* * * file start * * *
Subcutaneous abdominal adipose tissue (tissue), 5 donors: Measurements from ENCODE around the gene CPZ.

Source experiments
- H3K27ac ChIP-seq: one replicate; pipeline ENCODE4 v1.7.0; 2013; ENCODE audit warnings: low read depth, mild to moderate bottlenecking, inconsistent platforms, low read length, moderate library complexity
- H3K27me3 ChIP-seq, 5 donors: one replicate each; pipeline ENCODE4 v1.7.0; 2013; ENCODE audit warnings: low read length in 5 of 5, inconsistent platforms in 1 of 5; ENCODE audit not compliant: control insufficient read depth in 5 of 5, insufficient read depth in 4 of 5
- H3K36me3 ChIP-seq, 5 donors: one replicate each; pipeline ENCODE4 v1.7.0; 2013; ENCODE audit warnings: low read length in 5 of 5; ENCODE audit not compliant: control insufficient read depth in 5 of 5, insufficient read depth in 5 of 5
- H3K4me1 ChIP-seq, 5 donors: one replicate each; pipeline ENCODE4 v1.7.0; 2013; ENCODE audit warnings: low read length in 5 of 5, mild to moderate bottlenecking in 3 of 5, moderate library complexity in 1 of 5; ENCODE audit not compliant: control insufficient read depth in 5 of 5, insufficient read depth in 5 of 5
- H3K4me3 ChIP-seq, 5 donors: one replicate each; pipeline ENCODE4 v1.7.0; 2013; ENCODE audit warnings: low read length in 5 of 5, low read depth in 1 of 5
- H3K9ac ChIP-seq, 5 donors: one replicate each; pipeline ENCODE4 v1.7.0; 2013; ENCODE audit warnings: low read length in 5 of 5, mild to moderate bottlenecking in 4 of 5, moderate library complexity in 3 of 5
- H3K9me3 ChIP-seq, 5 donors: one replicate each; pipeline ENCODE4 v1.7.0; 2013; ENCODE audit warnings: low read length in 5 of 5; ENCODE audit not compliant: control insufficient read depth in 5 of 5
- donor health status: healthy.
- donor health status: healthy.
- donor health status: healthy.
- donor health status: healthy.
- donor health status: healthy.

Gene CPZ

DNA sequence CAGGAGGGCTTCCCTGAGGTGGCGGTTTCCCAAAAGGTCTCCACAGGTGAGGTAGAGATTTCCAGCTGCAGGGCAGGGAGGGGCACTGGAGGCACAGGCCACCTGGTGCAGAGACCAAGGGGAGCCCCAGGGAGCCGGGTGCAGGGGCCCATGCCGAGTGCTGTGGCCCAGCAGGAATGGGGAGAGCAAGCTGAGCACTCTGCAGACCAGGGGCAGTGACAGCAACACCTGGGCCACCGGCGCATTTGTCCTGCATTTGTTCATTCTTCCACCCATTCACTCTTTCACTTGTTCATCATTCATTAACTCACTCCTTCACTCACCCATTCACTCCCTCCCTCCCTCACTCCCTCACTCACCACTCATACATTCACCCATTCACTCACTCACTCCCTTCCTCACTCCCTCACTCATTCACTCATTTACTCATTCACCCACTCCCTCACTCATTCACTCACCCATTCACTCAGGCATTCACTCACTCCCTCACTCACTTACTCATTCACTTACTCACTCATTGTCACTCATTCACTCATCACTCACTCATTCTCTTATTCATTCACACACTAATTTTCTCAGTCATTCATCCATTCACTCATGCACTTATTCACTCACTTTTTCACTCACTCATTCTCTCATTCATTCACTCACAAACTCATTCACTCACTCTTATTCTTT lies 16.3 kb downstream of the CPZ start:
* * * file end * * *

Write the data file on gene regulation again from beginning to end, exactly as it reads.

Subcutaneous abdominal adipose tissue (tissue), 5 donors: Measurements from ENCODE around the gene CPZ.

Source experiments
- H3K27ac ChIP-seq: one replicate; pipeline ENCODE4 v1.7.0; 2013; ENCODE audit warnings: low read depth, mild to moderate bottlenecking, inconsistent platforms, low read length, moderate library complexity
- H3K27me3 ChIP-seq, 5 donors: one replicate each; pipeline ENCODE4 v1.7.0; 2013; ENCODE audit warnings: low read length in 5 of 5, inconsistent platforms in 1 of 5; ENCODE audit not compliant: control insufficient read depth in 5 of 5, insufficient read depth in 4 of 5
- H3K36me3 ChIP-seq, 5 donors: one replicate each; pipeline ENCODE4 v1.7.0; 2013; ENCODE audit warnings: low read length in 5 of 5; ENCODE audit not compliant: control insufficient read depth in 5 of 5, insufficient read depth in 5 of 5
- H3K4me1 ChIP-seq, 5 donors: one replicate each; pipeline ENCODE4 v1.7.0; 2013; ENCODE audit warnings: low read length in 5 of 5, mild to moderate bottlenecking in 3 of 5, moderate library complexity in 1 of 5; ENCODE audit not compliant: control insufficient read depth in 5 of 5, insufficient read depth in 5 of 5
- H3K4me3 ChIP-seq, 5 donors: one replicate each; pipeline ENCODE4 v1.7.0; 2013; ENCODE audit warnings: low read length in 5 of 5, low read depth in 1 of 5
- H3K9ac ChIP-seq, 5 donors: one replicate each; pipeline ENCODE4 v1.7.0; 2013; ENCODE audit warnings: low read length in 5 of 5, mild to moderate bottlenecking in 4 of 5, moderate library complexity in 3 of 5
- H3K9me3 ChIP-seq, 5 donors: one replicate each; pipeline ENCODE4 v1.7.0; 2013; ENCODE audit warnings: low read length in 5 of 5; ENCODE audit not compliant: control insufficient read depth in 5 of 5
- donor health status: healthy.
- donor health status: healthy.
- donor health status: healthy.
- donor health status: healthy.
- donor health status: healthy.

Gene CPZ

DNA sequence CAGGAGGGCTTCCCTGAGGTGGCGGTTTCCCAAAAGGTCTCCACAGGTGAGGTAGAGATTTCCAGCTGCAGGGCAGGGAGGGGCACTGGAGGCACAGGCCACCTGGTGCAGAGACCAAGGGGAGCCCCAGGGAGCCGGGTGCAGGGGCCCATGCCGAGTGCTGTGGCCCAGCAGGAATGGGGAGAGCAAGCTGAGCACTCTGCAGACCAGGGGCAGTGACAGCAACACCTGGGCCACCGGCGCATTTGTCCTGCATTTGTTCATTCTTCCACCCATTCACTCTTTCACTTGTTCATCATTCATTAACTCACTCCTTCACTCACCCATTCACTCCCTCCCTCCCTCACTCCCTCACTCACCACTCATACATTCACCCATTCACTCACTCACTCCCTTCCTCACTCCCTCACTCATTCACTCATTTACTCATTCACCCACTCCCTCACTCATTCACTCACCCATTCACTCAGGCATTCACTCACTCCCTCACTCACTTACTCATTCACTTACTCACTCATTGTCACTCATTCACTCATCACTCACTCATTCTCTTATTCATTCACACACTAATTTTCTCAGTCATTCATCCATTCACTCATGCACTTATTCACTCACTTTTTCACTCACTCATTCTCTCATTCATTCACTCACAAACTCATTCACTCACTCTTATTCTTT lies 16.3 kb downstream of the CPZ start: